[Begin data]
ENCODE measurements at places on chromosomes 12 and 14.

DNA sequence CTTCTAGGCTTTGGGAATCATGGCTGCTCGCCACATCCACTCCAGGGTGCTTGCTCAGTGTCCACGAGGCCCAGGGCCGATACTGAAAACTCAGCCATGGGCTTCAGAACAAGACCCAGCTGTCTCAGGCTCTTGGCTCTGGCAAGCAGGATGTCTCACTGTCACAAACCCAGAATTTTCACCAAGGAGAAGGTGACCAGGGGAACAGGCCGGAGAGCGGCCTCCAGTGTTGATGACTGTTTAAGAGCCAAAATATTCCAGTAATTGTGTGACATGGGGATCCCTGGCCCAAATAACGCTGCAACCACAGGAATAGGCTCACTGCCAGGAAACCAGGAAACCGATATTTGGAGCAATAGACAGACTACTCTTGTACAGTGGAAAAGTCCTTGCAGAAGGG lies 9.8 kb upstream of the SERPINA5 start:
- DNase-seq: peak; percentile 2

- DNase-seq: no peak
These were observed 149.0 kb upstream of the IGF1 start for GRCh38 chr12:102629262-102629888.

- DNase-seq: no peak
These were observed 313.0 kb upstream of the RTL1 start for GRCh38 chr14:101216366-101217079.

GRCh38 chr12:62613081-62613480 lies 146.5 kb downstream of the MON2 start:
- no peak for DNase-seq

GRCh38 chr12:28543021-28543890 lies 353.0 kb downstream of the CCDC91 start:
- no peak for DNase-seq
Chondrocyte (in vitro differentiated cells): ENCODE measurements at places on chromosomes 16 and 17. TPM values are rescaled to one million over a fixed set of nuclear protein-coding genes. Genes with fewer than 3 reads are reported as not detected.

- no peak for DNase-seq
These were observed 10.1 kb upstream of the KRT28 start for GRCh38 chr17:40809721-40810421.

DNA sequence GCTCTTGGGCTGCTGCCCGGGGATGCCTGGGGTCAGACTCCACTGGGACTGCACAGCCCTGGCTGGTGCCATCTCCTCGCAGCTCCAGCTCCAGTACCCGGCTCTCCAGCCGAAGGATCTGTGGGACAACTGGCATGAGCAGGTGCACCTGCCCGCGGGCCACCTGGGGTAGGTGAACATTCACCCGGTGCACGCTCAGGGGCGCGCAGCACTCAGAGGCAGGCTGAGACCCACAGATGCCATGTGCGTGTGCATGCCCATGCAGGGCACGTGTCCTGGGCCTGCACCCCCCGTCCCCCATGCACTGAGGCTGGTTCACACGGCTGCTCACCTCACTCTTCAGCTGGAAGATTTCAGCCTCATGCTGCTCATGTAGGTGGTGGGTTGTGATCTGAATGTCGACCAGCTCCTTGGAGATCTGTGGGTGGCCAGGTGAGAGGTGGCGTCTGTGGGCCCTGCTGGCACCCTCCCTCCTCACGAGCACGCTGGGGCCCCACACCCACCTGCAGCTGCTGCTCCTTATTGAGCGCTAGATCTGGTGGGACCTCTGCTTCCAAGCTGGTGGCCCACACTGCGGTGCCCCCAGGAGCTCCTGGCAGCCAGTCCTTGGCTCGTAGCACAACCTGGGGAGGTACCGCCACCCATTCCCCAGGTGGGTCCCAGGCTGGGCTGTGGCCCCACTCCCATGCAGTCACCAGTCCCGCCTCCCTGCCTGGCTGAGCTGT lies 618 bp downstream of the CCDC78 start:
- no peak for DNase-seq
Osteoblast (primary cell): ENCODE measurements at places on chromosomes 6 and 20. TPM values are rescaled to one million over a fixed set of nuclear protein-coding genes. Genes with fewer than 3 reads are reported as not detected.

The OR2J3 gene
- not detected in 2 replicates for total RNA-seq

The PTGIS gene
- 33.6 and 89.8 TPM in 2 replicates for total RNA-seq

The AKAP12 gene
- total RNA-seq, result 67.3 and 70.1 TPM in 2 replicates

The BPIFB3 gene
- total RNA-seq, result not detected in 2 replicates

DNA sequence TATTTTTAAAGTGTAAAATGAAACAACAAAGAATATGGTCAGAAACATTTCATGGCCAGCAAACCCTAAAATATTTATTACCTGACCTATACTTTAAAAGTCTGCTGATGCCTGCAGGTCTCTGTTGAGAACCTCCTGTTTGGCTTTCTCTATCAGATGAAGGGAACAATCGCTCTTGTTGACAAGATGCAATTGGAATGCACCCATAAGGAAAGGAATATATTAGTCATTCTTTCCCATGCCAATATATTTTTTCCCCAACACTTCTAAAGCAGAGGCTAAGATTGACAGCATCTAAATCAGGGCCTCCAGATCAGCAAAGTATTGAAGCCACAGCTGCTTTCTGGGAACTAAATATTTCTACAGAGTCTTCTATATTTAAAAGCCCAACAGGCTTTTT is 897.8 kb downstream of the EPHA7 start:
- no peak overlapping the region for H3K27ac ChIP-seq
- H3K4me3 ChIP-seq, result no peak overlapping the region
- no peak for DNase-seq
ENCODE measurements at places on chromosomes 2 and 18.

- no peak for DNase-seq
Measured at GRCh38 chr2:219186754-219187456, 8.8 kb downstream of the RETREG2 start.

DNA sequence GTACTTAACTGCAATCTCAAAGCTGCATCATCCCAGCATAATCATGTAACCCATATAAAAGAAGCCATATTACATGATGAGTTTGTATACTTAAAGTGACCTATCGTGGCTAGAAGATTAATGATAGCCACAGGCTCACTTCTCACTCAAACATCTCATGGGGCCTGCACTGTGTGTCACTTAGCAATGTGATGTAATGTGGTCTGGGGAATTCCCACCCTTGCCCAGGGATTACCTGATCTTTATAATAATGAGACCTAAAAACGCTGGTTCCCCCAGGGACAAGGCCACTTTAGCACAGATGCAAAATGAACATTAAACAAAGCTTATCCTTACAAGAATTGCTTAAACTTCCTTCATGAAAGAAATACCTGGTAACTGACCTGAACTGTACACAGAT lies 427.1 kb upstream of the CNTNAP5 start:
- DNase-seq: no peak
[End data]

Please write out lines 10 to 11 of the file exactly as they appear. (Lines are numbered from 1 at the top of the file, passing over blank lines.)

GRCh38 chr12:28543021-28543890 lies 353.0 kb downstream of the CCDC91 start:
- no peak for DNase-seq